Cannot lend on its own or not provide or arrange any credit enhancement or credit guarantee

require prior and explicit consent of the participant to access its credit information and proper documentation with respect to loan like loan agreements etc. should be maintained.

cannot permit international flow of funds and cannot facilitate or permit any secured lending linked to its platform; i.e. only clean loans will be permitted.

The NBFC now needs to undertake credit assessment and risk profiling of the borrowers and disclosure of the same to the lenders for lowering the risk of defaults and to maintain the transparency between the lender and the borrower.

cannot cross-sell any product except for loan specific insurance products

 

Can only provide assistance for disbursement and repayments of loans.

cannot hold, on its own balance sheet, funds received from lenders for lending, or funds received from borrowers for servicing loans; or such funds


5. Use of Escrow Account:


RBI in its notification mandates the use of escrow accounts for both the lenders and the borrowers which shall be operated by a trustee and the fund transfer mechanism so that the threat of money laundering can be removed. Further the use of cash is totally debarred in the transactions. The trustee shall mandatorily be promoted by the bank maintaining the escrow accounts.


6. Transparency and Disclosure Requirements:

The Bank now makes it mandatory for the lenders and borrowers a number of disclosures, so that adequate transparency shall be maintained from both ends to maintain a two way translucency and the Company is directed to preserve the supporting documents with regard to any loans.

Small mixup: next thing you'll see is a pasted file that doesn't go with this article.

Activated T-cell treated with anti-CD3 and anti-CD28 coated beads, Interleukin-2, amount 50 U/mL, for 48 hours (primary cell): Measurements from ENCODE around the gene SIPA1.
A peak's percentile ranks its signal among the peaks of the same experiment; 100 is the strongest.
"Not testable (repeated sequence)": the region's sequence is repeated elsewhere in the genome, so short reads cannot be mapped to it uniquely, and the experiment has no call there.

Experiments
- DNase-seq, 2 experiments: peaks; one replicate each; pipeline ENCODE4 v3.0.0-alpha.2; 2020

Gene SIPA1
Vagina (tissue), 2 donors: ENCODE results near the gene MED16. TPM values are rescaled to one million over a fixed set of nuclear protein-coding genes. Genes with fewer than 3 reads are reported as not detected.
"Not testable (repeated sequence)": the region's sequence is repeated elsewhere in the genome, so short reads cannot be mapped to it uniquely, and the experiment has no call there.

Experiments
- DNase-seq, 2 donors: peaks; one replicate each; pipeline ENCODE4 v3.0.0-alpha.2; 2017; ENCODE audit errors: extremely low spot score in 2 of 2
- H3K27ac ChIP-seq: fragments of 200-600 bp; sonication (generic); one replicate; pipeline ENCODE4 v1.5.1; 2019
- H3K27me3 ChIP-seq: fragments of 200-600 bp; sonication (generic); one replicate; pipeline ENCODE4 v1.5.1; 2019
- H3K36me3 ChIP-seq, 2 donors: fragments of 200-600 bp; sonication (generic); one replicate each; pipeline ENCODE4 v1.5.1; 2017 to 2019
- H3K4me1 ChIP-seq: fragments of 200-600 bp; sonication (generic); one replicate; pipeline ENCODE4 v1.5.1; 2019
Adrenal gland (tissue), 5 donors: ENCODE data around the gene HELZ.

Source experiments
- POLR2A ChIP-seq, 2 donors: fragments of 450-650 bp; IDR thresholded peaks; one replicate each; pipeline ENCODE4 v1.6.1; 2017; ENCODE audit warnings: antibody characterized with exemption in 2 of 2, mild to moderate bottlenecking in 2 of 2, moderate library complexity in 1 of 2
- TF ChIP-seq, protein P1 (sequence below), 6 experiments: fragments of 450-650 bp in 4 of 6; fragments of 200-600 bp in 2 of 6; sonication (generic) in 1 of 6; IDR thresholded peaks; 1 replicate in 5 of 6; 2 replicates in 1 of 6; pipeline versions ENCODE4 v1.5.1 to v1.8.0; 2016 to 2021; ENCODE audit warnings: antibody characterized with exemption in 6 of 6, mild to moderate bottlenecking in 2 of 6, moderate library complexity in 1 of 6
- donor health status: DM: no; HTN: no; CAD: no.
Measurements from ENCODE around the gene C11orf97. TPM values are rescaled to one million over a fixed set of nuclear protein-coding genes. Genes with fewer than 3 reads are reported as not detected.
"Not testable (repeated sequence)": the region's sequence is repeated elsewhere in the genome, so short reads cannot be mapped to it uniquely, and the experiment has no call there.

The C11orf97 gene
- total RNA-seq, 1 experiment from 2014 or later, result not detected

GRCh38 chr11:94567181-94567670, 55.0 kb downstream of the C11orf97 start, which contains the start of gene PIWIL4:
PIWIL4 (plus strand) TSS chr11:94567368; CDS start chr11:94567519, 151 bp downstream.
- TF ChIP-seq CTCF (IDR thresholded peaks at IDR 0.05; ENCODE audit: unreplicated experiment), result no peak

The disclosures required are as follows:


Details about the borrower personal identity, required amount, interest rate sought and credit score as arrived by the NBFC-P2P, terms and conditions, interest rate of the loan to the lender.

Details about the lender/s including proposed amount, interest rate offered but excluding personal identity and contact details to the borrower.

To disclose on the public website grievance redressal mechanism, overview of credit assessment/score methodology and factors considered, disclosures on usage/protection of data, grievance redressal mechanism, its business model etc.
The interest rates displayed on the platform shall be in Annualized Percentage Rate (APR) format.

7. Board framed policies:

The NBFCs are now required to frame a number of policies framed by its Board of Directors for more security and more security for the lender’s money:

Fit and Proper criteria for the Board of Directors have been mentioned in the Master Direction issued by the Bank and all the directors of the NBFCs should meet the formed standard criteria.
Board approved policy to address participant grievances/complaints to maintain the grievances of the stakeholders and redress them within a time period of maximum one month.
Fair Practices code for the various stakeholders covering the general guidelines for recovery of loans, taking explicit affirmation from the lender about the risk assigned before concluding the proposed transaction.

8. Submitting data to CICs:

A more step by the Bank to prevent the money of the lenders is that now every P2P NBFC shall become a member of Credit Information Corporations (CICs) and shall:

a) To keep the credit information (relating to borrower transactions on the platform) maintained by it, updated regularly on a monthly basis or at such shorter intervals as may be mutually agreed upon between the NBFC-P2P and the CICs;

b) To take all such steps which may be necessary to ensure that the credit information furnished by it is up to date, accurate and complete;
To include necessary consents in the agreement with the participants for providing the required credit information.

At the end it can be said that by imposing the regulations made the path for the P2P NBFCs a bit challenging to sustain, levying multiple restrictions on it but the potential benefits it is rendering to the economy and the massive growth of the industry by making the P2P platform secured, complied and transparent is P2P lending platforms attract higher investments, boost expansion efforts, as well as drive product and tech innovations. 

Notifications are annexed for ready reference:-